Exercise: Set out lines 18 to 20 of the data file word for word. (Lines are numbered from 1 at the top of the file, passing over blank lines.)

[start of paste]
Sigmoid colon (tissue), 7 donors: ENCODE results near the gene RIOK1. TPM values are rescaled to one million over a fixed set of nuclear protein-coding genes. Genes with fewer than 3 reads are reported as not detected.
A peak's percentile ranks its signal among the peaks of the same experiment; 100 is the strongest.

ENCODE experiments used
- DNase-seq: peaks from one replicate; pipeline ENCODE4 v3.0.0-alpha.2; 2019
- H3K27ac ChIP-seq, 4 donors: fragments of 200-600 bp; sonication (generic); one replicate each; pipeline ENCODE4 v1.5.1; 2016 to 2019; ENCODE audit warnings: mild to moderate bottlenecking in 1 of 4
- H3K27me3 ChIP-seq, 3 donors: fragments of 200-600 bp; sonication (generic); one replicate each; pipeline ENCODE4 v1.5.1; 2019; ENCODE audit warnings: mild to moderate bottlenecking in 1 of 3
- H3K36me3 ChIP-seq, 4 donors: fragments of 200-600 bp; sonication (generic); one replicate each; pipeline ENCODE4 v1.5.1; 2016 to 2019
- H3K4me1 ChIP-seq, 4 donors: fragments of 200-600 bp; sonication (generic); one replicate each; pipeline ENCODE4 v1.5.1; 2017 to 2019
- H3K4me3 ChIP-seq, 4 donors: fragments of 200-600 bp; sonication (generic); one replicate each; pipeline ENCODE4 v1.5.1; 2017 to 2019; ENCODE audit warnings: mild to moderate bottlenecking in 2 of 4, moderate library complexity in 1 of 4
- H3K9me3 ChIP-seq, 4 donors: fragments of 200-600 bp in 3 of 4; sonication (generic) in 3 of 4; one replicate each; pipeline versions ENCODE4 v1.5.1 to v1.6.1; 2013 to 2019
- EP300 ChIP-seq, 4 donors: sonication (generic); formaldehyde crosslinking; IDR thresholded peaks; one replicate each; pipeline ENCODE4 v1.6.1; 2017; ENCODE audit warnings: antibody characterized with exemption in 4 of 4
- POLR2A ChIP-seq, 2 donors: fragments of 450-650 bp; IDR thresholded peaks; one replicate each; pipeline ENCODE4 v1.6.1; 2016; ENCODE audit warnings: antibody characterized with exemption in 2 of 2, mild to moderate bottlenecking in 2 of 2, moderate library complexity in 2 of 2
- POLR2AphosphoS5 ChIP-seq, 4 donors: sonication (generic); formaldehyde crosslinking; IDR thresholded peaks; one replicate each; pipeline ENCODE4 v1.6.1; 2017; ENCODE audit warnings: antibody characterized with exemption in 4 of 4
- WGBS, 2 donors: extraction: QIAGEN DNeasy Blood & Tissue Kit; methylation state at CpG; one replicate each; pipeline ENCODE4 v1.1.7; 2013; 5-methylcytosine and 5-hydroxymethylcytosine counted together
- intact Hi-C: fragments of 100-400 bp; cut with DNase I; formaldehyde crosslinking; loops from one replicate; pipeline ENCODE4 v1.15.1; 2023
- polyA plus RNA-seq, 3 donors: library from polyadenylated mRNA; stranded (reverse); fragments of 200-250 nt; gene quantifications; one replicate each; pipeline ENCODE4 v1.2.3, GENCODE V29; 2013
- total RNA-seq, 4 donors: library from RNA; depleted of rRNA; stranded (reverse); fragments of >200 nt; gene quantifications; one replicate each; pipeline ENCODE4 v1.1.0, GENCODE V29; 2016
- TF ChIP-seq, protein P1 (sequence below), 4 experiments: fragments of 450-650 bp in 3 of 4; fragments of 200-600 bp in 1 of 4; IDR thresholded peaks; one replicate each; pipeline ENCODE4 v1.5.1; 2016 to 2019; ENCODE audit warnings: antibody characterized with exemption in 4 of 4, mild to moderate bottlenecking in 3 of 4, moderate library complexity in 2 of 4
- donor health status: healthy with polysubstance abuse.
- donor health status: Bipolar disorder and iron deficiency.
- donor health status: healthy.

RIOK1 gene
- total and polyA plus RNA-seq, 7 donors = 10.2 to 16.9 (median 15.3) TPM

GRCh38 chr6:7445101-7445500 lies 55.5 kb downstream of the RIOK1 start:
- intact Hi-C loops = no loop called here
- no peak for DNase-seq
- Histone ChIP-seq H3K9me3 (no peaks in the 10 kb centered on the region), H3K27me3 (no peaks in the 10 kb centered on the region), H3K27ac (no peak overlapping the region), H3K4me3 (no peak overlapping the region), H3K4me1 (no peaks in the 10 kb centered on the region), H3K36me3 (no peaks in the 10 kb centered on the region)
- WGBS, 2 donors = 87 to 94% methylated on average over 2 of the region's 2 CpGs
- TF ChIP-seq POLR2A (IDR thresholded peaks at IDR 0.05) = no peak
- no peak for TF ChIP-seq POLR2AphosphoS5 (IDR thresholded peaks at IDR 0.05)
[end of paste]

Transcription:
- TF ChIP-seq, protein P1 (sequence below), 4 experiments: fragments of 450-650 bp in 3 of 4; fragments of 200-600 bp in 1 of 4; IDR thresholded peaks; one replicate each; pipeline ENCODE4 v1.5.1; 2016 to 2019; ENCODE audit warnings: antibody characterized with exemption in 4 of 4, mild to moderate bottlenecking in 3 of 4, moderate library complexity in 2 of 4
- donor health status: healthy with polysubstance abuse.
- donor health status: Bipolar disorder and iron deficiency.